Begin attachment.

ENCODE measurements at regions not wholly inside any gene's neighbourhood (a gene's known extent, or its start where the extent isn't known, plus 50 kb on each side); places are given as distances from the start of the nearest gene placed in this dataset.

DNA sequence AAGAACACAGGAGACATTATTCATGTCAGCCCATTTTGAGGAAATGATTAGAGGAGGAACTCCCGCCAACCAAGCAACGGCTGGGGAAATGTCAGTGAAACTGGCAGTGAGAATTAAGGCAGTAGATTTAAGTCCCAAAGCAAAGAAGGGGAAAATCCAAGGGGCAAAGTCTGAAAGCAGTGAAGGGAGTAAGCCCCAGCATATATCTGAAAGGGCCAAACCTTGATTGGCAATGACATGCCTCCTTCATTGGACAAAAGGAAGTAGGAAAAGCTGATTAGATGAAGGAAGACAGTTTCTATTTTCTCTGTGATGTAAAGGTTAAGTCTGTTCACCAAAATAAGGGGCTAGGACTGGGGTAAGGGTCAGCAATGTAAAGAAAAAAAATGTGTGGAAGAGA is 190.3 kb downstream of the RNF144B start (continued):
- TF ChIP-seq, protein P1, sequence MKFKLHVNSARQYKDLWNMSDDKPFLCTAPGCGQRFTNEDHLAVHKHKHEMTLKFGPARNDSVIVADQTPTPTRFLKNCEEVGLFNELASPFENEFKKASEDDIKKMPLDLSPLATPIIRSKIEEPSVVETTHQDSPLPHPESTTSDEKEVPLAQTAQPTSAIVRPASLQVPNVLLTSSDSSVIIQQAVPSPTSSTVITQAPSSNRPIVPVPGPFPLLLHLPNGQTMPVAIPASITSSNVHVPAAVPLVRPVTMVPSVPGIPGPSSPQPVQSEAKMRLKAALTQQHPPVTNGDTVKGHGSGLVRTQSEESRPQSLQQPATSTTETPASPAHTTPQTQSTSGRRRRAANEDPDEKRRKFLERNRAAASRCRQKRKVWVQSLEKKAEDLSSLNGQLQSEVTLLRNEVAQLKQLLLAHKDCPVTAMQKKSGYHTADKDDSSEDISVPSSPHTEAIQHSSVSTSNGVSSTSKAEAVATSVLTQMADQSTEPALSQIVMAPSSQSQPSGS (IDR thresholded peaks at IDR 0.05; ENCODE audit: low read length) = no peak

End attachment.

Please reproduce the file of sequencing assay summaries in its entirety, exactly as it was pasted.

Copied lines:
ENCODE measurements at regions not wholly inside any gene's neighbourhood (a gene's known extent, or its start where the extent isn't known, plus 50 kb on each side); places are given as distances from the start of the nearest gene placed in this dataset.

DNA sequence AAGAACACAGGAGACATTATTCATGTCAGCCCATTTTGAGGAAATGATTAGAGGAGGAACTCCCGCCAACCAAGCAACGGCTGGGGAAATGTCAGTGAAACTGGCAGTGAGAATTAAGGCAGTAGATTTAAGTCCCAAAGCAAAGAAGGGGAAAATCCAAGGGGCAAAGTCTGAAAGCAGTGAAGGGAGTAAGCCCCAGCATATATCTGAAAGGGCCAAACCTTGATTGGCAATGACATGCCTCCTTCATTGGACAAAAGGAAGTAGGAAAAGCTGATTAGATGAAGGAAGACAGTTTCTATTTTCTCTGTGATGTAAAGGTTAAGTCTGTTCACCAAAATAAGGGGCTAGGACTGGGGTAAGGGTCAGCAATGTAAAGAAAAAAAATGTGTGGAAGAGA is 190.3 kb downstream of the RNF144B start (continued):
- TF ChIP-seq, protein P1, sequence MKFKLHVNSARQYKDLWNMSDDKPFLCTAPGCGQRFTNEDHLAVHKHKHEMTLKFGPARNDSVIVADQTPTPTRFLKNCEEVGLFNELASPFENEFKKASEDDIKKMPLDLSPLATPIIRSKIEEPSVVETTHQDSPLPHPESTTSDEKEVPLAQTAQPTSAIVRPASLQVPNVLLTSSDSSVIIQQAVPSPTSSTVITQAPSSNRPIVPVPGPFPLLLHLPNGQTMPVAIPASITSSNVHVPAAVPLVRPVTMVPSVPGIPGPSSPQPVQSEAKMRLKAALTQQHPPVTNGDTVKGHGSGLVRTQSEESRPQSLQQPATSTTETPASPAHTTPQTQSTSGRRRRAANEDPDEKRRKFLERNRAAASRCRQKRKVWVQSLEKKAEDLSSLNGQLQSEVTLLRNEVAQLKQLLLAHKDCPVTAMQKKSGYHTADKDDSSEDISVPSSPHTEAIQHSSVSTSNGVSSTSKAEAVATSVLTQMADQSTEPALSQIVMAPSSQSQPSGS (IDR thresholded peaks at IDR 0.05; ENCODE audit: low read length) = no peak